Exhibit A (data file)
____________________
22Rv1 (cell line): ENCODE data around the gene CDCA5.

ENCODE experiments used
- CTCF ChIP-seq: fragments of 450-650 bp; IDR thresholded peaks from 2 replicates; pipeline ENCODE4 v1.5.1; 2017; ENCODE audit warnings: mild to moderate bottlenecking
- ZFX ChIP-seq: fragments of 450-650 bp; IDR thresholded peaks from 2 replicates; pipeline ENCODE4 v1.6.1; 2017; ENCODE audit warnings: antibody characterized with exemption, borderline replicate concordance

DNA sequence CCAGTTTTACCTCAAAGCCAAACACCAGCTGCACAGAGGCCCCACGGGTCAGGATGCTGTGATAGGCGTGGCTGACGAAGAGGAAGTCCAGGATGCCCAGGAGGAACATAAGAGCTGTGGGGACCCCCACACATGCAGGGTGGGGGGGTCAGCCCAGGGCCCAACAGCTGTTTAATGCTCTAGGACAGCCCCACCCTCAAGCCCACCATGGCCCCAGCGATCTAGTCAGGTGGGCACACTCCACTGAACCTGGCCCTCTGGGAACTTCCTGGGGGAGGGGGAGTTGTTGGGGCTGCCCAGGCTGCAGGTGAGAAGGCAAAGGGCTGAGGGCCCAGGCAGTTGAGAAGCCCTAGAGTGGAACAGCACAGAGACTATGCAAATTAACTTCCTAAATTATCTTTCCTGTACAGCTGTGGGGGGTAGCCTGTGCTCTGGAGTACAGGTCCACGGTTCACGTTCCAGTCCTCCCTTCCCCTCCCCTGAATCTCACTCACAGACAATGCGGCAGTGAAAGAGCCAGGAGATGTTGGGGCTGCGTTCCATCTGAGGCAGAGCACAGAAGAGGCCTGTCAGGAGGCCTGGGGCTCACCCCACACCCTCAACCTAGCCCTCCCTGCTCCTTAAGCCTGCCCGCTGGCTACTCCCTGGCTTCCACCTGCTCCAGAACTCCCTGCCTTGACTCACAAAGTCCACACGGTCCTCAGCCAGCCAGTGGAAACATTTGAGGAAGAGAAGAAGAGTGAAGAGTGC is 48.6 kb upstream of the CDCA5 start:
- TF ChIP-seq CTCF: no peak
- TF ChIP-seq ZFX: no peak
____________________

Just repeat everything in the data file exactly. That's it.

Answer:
22Rv1 (cell line): ENCODE data around the gene CDCA5.

ENCODE experiments used
- CTCF ChIP-seq: fragments of 450-650 bp; IDR thresholded peaks from 2 replicates; pipeline ENCODE4 v1.5.1; 2017; ENCODE audit warnings: mild to moderate bottlenecking
- ZFX ChIP-seq: fragments of 450-650 bp; IDR thresholded peaks from 2 replicates; pipeline ENCODE4 v1.6.1; 2017; ENCODE audit warnings: antibody characterized with exemption, borderline replicate concordance

DNA sequence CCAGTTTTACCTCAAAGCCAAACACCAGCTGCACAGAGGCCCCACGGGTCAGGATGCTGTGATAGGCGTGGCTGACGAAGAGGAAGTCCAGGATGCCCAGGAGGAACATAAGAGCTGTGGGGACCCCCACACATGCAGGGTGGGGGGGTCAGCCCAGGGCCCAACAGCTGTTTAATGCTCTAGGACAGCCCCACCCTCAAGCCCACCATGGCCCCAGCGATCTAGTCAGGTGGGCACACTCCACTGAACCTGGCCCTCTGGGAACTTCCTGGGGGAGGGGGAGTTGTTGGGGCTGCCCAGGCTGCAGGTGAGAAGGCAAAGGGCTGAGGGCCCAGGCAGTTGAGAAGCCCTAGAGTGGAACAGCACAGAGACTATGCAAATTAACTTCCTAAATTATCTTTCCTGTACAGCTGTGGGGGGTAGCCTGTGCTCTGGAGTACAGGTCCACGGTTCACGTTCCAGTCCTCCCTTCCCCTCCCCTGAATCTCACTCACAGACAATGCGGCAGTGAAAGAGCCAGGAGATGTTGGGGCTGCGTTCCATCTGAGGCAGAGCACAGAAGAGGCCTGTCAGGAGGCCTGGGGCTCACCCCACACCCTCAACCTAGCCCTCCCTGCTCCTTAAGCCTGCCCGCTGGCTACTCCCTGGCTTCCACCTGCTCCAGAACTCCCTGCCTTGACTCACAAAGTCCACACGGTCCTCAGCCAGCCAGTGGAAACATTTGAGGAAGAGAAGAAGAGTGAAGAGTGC is 48.6 kb upstream of the CDCA5 start:
- TF ChIP-seq CTCF: no peak
- TF ChIP-seq ZFX: no peak